Netflix was proud to be the primary sponsor of the 2022 Conference on Digital Experimentation (CODE), hosted by the MIT Initiative on the Digital Economy. Our cast of Netflixers were excited to see new and old faces in person after two long years! In addition to stepping up our sponsorship game, we also improved our content release rate with 4 talks and 1 poster, as well as a trailer or two for next year’s CODE.
We started off strong with a new episode in our experimentation platform innovation series starring Matthew Wardrop (with Simon Ejdemyr and Martin Tingley). Matthew dove into the details of our experimentation platform’s design, highlighting its ability to support custom inference engines. This functionality allows our data scientists to implement or develop new methodologies and push them to production while abstracting away engineering concerns.
This was exemplified in our poster presentation on detecting treatment effect disparities, presented by Danielle Rich (with Winston Chou and Nathan Kallus). Our experimentation platform made it easy to graduate their novel conditional average treatment effect (CATE) estimators into production, where they are now routinely used in several reports. These estimators provide a more nuanced understanding of the differential impacts of new product innovations, thereby ensuring that we continue to deliver joy to all of our members around the world.
Next up was a two-part episode introducing a brand new series on sequential experimentation. In Part 1, Michael Lindon (with Dae Woong Ham, Martin Tingley, and Iavor Boljinov) presented how to do inference in linear models. In particular, they demonstrated how easy it is to perform sequential F-tests, which can be used to perform sequential inference with covariate adjustment. Similar to how covariate adjustment yields tighter confidence intervals in a fixed-n setting, it also leads to tighter confidence sequences and faster sequential tests in the anytime-valid setting.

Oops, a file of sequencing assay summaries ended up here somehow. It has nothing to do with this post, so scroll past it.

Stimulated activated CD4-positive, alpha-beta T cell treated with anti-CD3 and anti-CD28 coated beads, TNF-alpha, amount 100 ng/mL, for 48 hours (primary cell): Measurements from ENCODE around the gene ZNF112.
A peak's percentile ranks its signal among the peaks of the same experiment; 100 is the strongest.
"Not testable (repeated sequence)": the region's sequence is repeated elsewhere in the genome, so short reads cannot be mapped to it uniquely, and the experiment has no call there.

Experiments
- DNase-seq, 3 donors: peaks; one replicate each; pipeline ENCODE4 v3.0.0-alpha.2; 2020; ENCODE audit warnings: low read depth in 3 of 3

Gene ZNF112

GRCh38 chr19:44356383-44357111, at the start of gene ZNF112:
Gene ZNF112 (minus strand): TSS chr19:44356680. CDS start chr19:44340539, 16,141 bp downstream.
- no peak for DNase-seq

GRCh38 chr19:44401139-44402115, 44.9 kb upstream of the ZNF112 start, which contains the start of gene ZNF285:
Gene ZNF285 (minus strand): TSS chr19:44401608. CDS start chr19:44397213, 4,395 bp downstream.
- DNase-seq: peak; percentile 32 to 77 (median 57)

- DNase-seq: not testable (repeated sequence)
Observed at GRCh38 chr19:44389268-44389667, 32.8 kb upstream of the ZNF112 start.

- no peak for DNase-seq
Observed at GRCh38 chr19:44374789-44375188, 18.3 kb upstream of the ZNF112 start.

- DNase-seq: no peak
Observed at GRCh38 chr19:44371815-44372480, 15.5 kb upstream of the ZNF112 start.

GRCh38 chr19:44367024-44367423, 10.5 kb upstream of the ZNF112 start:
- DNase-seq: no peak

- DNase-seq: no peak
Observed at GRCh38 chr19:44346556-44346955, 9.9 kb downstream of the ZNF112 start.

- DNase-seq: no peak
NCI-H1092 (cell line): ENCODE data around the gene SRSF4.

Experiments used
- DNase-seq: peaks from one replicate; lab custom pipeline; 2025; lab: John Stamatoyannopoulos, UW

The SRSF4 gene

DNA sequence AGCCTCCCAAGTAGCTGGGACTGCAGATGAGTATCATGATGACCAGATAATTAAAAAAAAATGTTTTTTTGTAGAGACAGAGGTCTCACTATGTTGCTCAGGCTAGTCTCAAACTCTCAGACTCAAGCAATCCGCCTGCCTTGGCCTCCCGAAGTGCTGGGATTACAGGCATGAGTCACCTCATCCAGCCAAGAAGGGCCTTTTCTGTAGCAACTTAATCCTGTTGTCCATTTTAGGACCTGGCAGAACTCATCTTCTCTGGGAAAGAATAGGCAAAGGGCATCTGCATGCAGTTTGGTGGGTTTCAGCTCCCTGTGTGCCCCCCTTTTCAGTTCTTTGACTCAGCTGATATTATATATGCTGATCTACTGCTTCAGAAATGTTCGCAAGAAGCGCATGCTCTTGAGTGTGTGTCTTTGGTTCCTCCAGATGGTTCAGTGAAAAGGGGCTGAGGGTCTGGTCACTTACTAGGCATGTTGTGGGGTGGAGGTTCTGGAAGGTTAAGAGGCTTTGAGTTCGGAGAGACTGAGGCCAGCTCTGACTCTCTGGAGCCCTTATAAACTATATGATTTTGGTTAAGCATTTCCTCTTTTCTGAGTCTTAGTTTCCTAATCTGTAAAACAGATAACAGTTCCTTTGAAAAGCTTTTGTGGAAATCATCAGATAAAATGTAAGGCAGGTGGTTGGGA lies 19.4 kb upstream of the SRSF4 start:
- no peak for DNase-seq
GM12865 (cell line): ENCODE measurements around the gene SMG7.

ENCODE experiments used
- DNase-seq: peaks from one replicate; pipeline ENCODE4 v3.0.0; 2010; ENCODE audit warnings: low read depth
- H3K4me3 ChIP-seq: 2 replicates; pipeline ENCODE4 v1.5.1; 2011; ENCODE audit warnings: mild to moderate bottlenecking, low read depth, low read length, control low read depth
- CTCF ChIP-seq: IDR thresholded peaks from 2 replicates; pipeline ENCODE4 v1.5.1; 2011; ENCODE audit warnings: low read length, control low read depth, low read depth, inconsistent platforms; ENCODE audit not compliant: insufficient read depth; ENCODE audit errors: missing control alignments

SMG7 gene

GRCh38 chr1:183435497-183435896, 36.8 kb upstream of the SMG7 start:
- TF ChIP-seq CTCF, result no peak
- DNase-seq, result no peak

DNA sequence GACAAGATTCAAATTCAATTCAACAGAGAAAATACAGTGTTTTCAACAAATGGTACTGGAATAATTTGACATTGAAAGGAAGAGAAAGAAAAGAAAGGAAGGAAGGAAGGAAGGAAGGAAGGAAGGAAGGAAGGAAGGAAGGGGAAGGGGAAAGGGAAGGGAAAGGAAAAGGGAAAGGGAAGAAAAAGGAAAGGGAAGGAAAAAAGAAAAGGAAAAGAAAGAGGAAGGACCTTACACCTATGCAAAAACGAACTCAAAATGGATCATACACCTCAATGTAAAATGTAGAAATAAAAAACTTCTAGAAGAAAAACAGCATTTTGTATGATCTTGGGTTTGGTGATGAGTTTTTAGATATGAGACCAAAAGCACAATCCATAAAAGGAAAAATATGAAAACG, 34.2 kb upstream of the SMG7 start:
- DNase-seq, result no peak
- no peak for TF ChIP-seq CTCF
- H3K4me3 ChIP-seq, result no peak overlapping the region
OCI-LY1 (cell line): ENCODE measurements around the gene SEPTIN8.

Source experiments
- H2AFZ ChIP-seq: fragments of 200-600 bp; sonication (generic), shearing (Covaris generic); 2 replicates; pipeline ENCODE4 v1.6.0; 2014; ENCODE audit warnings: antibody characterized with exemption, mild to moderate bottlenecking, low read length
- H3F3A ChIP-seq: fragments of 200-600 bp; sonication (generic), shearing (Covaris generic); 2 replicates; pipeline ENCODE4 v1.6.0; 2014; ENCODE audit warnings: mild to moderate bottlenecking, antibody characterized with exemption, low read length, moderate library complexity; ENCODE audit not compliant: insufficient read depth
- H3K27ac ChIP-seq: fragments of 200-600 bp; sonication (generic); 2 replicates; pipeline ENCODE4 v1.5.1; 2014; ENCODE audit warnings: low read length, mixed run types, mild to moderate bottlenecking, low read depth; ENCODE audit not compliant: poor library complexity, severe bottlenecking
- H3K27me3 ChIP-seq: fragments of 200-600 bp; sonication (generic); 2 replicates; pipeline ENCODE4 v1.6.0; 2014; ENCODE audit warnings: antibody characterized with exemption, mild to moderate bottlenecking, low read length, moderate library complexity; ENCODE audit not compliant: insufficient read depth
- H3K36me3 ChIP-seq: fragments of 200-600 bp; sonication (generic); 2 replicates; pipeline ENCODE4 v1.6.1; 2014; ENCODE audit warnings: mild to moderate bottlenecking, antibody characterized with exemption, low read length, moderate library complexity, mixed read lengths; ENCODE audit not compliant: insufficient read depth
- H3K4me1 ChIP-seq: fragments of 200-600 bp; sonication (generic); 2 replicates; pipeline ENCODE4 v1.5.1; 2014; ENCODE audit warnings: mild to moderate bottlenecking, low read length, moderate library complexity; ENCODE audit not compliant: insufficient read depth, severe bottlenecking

In Part 2, Dae Woong Ham (with Michael Lindon, Martin Tingley, and Iavor Boljinov) stepped in to provide a design-based approach to anytime-valid inference. In the design-based perspective, the full set of potential outcomes is conditioned upon, with randomness entering only through treatment assignment. This permits sequential inference to be performed on the obtained sample with very few assumptions, broadening the kinds of experiments that can be analyzed through anytime-valid approaches.
Last and certainly not least, this season’s finale quickly arrived with a showcase from our amazing summer intern Apoorva Lal (with Wenjing Zheng and Simon Ejdemyr ) to tackle the external validity of experiments. During his 3 month internship, Apoorva developed doubly-robust estimators that allow for experimental results to either be generalized to the superpopulation or transported to a different target population of interest. These estimators are now available externally in the open-source package causalTransportR.
Overall, it was a packed and rewarding two days. We met tons of interesting and great people, learned a lot from our colleagues in academia and industry, and left with far fewer stickers than we arrived with. We’re excited to see what the 2023 season of CODE brings!
P.S. We are still looking for data scientists with expertise in experimentation and causal inference to join our dream team. We also just opened up recruitment for our summer 2023 class of interns (apply here)!